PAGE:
Plenty of field pictures and tales from the last week in Liberia, but no time to write (or upload) them. Hopefully this weekend I’ll have some success.
When should we write about Africa, asks the reviewer? Never.
People shouldn’t write books about Africa. Not the whole of Africa. When was the last time you read a book about Eurasia? Never. The vastness of the European-Asian landmass precludes useful generalisation. And Africa is just as various, if not quite as huge. There are almost as many countries, rather more languages and a comparable degree of environmental diversity. […]
In an important sense, “Africa” is a western invention. Despite attempts by visionaries to promote unity among the states that inherited dominion from Europe’s retreating empires, African politicians have never paid anything more than lip-service to the pan-African ideal. African writers have an uphill task reclaiming the term “Africa” from the mythic associations it has in western literature. Most of these writers don’t write about continental aspirations but about the worlds within a single country, leaving generalisations to World Bank experts, grandstanding politicians and Hollywood stars.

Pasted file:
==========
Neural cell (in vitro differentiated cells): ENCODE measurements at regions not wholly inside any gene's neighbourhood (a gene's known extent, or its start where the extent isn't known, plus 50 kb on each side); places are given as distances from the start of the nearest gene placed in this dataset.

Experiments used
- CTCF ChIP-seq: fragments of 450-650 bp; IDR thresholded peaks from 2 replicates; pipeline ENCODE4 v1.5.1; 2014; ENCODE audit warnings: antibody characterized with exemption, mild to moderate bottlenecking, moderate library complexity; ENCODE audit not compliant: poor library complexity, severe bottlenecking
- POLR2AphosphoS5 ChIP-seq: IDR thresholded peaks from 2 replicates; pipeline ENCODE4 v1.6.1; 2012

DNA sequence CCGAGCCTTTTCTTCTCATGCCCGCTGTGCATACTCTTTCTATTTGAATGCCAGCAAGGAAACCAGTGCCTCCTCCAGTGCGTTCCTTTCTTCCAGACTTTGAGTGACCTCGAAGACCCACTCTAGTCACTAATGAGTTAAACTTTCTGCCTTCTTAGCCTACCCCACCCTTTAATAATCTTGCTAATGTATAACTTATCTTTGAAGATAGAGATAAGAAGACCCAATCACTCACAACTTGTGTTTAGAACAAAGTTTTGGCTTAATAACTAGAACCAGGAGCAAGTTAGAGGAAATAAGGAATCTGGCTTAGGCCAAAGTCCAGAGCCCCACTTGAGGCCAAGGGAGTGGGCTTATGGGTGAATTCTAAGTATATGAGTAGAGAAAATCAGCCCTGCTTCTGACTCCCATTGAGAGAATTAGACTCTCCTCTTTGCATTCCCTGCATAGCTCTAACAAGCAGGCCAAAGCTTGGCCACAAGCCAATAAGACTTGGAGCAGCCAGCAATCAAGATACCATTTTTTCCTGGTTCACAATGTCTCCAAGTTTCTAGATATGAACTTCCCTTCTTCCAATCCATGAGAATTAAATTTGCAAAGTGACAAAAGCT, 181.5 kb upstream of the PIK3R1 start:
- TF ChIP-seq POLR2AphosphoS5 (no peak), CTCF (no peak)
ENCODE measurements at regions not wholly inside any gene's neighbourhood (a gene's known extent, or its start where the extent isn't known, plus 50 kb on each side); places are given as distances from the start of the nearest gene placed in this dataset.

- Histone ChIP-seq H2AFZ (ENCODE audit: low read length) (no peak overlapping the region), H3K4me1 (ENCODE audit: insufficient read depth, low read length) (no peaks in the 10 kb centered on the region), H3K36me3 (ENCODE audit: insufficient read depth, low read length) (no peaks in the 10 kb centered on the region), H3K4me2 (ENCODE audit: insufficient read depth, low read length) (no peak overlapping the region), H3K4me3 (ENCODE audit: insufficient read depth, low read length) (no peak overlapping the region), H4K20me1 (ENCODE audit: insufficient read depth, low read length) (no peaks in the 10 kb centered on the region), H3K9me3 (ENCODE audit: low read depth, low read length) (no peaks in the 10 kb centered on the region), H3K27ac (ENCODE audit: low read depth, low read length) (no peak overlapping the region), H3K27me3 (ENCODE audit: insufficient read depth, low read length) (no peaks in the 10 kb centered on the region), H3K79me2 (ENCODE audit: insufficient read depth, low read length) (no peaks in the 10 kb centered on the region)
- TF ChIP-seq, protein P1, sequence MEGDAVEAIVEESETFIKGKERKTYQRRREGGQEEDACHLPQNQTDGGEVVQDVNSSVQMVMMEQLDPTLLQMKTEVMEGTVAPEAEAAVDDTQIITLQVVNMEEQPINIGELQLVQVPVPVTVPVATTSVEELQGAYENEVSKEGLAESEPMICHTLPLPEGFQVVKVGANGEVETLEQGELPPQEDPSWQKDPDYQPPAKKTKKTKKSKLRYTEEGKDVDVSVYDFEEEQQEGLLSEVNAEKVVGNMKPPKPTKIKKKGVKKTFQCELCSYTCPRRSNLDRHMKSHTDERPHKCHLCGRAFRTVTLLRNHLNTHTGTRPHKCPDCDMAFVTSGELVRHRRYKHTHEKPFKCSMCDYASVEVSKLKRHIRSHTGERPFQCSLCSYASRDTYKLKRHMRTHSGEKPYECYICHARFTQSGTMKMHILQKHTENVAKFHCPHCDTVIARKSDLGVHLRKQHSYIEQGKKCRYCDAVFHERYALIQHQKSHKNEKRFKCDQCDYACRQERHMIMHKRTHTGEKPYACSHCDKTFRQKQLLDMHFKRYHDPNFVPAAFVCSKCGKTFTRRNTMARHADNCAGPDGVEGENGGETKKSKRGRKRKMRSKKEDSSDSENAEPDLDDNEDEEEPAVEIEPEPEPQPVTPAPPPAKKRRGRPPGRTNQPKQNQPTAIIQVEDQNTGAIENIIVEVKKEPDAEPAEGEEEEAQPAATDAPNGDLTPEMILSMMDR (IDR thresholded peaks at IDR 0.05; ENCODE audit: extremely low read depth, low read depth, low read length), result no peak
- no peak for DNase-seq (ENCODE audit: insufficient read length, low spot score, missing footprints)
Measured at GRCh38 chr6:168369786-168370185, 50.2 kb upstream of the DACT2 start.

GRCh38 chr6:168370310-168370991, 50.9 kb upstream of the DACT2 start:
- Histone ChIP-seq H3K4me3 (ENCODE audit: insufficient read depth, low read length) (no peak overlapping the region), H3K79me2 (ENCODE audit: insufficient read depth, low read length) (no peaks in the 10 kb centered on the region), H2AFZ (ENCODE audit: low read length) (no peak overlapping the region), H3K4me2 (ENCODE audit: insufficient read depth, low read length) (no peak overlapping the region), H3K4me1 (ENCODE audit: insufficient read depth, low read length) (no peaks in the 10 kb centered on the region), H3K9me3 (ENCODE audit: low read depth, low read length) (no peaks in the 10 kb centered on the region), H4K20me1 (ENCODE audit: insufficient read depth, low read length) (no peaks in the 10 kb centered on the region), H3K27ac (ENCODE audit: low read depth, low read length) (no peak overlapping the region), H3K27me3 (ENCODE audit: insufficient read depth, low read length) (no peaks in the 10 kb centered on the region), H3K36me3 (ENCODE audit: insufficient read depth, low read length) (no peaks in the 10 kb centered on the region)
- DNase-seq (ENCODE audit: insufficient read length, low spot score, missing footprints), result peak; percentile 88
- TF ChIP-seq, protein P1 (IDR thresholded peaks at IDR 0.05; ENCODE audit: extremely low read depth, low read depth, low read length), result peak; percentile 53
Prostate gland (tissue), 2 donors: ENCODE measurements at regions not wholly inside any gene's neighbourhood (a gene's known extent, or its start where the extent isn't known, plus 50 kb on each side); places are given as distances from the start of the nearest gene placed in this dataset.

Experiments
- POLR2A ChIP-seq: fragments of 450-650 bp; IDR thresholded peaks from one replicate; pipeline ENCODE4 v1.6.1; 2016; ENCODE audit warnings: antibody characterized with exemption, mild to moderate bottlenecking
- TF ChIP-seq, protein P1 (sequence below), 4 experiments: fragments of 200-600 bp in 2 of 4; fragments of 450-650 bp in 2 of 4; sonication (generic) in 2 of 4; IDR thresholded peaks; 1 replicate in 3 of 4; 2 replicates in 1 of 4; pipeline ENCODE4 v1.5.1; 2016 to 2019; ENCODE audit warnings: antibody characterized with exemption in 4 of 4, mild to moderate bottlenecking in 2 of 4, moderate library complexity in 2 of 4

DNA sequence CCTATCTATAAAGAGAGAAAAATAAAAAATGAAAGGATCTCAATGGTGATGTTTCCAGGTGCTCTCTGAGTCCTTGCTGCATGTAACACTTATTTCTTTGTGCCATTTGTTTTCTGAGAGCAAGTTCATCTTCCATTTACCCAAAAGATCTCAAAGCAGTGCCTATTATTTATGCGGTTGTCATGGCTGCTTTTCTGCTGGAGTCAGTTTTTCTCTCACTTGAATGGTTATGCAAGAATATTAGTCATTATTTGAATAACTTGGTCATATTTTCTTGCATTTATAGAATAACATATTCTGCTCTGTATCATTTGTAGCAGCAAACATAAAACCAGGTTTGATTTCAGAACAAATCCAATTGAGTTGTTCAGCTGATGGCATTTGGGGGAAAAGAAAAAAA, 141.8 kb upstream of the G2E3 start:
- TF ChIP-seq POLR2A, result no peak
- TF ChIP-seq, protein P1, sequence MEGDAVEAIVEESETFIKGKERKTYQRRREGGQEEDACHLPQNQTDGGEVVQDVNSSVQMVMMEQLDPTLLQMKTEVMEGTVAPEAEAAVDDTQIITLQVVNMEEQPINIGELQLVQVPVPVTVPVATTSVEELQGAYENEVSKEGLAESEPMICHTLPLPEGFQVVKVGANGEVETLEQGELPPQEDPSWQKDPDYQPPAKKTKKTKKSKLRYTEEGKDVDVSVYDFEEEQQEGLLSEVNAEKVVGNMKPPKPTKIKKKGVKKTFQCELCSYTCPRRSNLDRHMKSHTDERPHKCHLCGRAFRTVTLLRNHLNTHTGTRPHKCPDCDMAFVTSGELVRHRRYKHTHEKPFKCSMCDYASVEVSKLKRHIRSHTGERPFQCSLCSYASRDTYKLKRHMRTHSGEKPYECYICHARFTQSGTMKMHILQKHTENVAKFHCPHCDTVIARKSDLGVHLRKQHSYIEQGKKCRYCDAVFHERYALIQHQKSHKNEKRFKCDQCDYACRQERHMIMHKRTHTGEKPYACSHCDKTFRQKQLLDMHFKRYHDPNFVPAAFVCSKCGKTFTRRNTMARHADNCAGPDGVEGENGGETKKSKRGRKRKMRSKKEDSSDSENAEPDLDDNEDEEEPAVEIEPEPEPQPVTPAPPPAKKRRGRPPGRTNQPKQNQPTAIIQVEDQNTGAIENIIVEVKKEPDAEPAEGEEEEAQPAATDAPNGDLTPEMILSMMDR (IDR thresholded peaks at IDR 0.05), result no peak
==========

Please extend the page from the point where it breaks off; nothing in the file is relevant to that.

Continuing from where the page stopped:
The review strikes me as a bit harsh. There are enumerable volumes entitled “Europe” or “Latin America”. These suffer from all the weaknesses of breadth over depth, but the good ones draw cultural and historical parallels worth making.
I asked a half dozen Liberians their opinoin on the matter today. All saw the idea of pan-Africanism as something worth aspiring to. “Even Obama is our African brother,” said one. Let us cautiously write about so ambitious a topic, but not pretend it’s merely an extension of the colonial impulse.